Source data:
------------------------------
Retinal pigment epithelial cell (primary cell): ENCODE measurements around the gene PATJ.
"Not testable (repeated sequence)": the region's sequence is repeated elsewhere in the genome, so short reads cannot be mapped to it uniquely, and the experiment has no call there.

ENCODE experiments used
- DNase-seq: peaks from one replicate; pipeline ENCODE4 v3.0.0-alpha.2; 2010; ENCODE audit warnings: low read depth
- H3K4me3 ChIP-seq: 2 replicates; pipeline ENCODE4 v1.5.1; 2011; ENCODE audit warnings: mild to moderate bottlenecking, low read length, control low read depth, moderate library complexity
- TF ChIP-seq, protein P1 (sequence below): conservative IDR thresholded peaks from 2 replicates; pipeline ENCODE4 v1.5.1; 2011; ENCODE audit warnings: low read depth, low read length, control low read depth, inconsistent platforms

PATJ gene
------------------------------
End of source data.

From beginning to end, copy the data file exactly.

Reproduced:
Retinal pigment epithelial cell (primary cell): ENCODE measurements around the gene PATJ.
"Not testable (repeated sequence)": the region's sequence is repeated elsewhere in the genome, so short reads cannot be mapped to it uniquely, and the experiment has no call there.

ENCODE experiments used
- DNase-seq: peaks from one replicate; pipeline ENCODE4 v3.0.0-alpha.2; 2010; ENCODE audit warnings: low read depth
- H3K4me3 ChIP-seq: 2 replicates; pipeline ENCODE4 v1.5.1; 2011; ENCODE audit warnings: mild to moderate bottlenecking, low read length, control low read depth, moderate library complexity
- TF ChIP-seq, protein P1 (sequence below): conservative IDR thresholded peaks from 2 replicates; pipeline ENCODE4 v1.5.1; 2011; ENCODE audit warnings: low read depth, low read length, control low read depth, inconsistent platforms

PATJ gene